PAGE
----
MM: Well, what it says about sexuality in general is that we might now be classifying as pornographic what earlier eras might not have recognised as such. Indeed, much of what the Kamasutra discusses, and that the temples at Khajuraho depict, would be labelled pornographic today. So, our tolerance for bodily sex has certainly been straitened. Or rather, it has been sent underground by notions of what is and is not “normal.” And after it goes underground, it surfaces in sites that are labelled pornographic. So the dissonance is not really between sex in public and sex in private. The dissonance is between ways in which we might want to have sex and ways in which we are told we should have sex.
Madhavi Menon's latest book on desire in India
R: Porn is a site of desire and a sensitive field of occupation. It has the potential to be an art form that is aesthetically pleasing, educative and pleasurable. At the same time, it is often found to be an industry of exploitation and propagator of dangerous social norms. What is the governance model that can ensure safety of participants and responsibility of producers?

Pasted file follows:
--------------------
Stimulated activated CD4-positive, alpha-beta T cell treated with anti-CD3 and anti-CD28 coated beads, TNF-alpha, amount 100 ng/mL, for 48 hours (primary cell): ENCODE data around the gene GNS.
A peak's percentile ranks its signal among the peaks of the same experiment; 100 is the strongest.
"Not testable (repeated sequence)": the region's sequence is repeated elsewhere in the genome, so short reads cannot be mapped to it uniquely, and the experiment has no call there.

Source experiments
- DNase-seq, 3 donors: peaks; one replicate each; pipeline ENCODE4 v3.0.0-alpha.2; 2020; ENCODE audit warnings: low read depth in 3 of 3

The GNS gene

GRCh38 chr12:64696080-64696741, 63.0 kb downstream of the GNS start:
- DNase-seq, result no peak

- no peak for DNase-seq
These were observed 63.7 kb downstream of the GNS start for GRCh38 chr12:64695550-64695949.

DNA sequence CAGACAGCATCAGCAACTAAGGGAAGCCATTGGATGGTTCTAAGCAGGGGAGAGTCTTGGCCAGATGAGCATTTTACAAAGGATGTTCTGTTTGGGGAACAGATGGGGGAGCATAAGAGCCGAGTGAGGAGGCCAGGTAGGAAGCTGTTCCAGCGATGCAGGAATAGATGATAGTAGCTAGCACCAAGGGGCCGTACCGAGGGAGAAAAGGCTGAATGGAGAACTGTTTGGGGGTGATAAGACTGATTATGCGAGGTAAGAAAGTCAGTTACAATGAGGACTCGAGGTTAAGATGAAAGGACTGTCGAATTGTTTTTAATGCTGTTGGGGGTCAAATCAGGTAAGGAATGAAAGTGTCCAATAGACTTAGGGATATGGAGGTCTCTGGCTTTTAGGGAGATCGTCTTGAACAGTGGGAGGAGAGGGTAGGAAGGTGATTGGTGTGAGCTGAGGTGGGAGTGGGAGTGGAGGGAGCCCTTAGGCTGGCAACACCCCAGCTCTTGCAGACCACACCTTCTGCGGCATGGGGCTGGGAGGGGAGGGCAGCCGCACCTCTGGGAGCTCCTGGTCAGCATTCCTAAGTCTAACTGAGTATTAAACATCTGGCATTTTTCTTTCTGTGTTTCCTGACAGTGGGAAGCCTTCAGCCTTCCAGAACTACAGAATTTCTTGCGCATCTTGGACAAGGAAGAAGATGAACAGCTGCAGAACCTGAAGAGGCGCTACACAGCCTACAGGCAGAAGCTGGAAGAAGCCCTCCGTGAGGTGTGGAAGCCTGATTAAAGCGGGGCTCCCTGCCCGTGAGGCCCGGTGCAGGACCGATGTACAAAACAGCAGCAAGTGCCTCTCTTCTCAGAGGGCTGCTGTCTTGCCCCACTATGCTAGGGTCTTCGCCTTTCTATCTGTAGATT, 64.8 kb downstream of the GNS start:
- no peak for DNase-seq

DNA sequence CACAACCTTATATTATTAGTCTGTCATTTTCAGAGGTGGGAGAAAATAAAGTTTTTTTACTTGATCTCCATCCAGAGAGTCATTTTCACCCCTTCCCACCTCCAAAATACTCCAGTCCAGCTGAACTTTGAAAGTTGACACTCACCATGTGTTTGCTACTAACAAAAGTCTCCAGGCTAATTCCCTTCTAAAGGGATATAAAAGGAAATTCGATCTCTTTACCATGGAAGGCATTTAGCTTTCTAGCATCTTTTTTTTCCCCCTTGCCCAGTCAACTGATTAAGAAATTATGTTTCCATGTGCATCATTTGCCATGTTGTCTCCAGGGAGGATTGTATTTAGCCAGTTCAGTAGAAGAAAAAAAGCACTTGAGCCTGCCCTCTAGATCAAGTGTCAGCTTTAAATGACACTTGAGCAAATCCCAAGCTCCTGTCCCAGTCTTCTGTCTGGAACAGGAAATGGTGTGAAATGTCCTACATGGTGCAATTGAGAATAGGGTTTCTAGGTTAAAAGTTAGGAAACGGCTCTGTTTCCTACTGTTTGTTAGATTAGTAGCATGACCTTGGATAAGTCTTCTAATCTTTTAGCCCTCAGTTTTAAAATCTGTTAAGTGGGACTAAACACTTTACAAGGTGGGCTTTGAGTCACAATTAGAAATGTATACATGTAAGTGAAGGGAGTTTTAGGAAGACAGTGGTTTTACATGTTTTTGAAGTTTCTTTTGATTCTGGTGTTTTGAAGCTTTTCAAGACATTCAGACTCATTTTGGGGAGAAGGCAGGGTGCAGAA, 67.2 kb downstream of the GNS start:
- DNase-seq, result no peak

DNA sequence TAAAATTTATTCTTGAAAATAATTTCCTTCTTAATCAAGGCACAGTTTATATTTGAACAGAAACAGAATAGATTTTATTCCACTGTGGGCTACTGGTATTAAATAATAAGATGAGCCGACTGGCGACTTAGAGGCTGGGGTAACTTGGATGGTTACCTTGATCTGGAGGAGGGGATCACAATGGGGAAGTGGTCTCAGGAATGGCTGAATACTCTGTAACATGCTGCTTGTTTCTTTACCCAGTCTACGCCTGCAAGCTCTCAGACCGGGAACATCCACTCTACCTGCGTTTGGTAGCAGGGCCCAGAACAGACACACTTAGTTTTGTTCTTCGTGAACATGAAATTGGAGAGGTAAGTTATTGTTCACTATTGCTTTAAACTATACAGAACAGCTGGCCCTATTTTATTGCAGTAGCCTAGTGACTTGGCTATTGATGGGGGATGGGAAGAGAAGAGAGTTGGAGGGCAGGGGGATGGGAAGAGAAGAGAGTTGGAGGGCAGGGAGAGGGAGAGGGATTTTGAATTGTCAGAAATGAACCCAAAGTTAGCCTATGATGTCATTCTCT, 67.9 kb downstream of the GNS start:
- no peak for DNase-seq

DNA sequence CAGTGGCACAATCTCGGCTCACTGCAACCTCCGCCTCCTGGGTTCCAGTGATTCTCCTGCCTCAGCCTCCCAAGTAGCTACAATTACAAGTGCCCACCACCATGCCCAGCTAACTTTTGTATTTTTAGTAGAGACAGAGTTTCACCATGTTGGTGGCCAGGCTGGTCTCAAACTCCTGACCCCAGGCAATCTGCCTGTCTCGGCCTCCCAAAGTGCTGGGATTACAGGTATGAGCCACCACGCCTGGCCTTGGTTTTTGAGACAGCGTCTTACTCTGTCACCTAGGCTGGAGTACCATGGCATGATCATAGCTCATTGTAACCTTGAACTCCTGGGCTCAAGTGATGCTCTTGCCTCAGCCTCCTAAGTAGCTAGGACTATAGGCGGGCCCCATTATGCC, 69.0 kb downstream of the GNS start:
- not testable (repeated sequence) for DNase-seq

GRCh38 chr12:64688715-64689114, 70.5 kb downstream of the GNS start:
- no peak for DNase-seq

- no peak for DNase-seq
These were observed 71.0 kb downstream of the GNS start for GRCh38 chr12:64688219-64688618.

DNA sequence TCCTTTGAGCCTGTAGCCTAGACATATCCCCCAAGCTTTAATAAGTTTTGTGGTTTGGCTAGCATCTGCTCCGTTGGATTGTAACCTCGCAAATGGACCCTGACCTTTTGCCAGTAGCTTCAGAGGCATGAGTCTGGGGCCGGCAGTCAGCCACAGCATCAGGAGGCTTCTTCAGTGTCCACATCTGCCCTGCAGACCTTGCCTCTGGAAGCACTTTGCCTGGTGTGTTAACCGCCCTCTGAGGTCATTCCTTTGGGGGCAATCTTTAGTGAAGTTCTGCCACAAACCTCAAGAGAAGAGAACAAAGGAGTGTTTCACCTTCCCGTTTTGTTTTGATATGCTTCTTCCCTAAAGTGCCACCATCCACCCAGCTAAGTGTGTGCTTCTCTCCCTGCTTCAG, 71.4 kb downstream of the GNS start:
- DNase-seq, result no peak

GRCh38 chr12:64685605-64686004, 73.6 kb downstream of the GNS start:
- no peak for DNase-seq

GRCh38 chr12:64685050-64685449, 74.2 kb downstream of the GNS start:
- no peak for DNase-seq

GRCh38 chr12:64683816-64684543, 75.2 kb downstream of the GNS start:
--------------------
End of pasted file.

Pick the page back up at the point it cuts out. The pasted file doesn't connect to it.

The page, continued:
MM: I am not sure what the governance model might be to ensure safety for all and pleasure for all, because I suspect that such a model might be an impossibility. Once pleasure is out in the open as an active goal to be pursued, then we have to reckon with the fact that one person’s pleasure might well be another person’s pain. This is why forms of desire have always been prescriptive – if enough people can be taught what pleasure is, then you have an easier time containing the negative fallout of the pursuit of pleasure. But desire is a can of worms – the more you allow the can to be opened, the more unexpected things will emerge. The best we can do is be as non-judgmental as possible, and discourage unilateral violence in the pursuit of pleasure.
R: How does our relationship and comfort with our own body influence the representation of our bodies in the public space? Can this also influence the notions of sexuality in our society?